In the book A Separate Peace, why is the tree in the first chapter so important to Gene?

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stolperia eNotes educator| Certified Educator

As an adult and an alumni, Gene searches for, and eventually finds, the tree that was the location of the central event of the story and, in fact, of his entire time at Devon School. In Chapter One, the full significance of the events that took place there are not explained, but its importance to Gene is made very clear.

This was the tree, and it seemed to me standing there to resemble those men, the giants of your childhood, whom you encounter years later and find that they are not merely smaller in relation to your growth, but that they are absolutely smaller, shrunken by age.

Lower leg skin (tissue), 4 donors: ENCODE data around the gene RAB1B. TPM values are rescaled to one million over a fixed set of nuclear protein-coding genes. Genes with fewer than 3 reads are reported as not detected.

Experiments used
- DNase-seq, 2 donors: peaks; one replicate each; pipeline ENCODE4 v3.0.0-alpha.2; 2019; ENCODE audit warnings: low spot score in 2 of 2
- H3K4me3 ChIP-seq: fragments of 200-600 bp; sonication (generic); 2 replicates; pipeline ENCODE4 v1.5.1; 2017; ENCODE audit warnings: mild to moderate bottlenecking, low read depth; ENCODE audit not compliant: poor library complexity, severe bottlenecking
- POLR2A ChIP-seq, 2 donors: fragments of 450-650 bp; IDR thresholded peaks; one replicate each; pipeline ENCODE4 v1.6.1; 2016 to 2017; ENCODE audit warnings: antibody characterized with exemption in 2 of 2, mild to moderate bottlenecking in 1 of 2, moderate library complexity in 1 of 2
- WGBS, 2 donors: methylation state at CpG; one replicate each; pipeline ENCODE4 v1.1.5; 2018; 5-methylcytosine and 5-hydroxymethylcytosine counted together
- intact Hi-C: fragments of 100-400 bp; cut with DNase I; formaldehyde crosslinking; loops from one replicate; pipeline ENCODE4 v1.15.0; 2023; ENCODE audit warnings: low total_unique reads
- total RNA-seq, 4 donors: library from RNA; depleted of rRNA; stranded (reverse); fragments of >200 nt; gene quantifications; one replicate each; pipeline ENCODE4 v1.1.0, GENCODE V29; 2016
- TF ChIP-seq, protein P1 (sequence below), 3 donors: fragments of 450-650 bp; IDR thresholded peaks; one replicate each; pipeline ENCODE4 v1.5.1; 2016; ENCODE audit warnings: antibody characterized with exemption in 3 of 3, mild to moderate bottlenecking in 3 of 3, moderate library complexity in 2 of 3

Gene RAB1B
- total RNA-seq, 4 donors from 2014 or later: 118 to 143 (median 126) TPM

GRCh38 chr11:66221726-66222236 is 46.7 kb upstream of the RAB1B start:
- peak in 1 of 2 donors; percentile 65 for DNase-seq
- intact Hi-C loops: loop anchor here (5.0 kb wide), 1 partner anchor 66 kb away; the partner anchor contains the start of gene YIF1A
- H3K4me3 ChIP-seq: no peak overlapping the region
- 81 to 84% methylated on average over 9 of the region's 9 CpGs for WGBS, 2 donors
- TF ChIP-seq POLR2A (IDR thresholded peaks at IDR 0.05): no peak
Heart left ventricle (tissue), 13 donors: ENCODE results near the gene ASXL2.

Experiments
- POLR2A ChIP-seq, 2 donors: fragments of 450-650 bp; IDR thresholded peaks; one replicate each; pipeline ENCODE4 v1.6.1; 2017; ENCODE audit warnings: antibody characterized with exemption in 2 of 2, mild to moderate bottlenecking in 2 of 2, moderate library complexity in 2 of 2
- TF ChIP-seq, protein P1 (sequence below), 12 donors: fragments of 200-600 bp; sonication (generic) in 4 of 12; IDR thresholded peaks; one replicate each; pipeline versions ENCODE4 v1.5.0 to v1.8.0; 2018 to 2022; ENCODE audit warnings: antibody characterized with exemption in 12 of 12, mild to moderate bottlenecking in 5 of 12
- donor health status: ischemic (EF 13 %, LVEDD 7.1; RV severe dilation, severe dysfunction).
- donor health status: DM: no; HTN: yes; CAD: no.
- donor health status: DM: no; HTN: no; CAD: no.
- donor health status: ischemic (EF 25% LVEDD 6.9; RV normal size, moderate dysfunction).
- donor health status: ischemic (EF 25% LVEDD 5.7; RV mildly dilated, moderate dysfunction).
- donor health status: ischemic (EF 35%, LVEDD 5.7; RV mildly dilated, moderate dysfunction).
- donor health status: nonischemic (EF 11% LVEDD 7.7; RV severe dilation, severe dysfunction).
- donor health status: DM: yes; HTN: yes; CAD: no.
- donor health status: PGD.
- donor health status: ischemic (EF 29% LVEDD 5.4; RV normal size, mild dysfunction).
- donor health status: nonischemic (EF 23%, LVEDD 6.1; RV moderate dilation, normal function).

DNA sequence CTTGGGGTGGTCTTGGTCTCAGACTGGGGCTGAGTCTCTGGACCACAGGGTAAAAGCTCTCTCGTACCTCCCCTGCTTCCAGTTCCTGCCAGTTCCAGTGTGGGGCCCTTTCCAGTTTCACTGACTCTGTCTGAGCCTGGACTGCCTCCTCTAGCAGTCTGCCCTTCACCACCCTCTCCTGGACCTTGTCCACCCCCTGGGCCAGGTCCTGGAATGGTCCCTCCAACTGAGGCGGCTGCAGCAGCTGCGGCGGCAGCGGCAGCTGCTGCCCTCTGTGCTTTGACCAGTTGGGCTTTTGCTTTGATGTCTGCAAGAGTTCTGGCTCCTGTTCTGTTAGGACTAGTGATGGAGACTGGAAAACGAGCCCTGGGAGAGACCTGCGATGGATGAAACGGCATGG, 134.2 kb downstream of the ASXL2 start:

As the flashback begins, Finny is daring Gene to climb the tree, an act that appears large and somewhat forbidding, beyond the fact that Upper Middler students such as Finny and Gene were not allowed to climb it according to the school's rules. Already, Finny is being presented as the charismatic ringleader, unafraid to challenge authority, unconcerned about consequences; already, Gene is reluctantly following Finny's lead, hating the doing of it, not understanding why he went along with Finny's ideas but craving his approval.

"Come on," drawled Finny from below, "stop standing there showing off."...What was I doing up here anyway? Why did I let Finny talk me into stupid things like this?...With the sensation that I was throwing my life away, I jumped into space...immediately I was on the surface being congratulated. I felt fine.

The conflict within himself that creates the driving tension for Gene throughout the story has now been presented to the reader. The tree is the catalyst, the symbol of the unacknowledged competition.

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A Separate Peace

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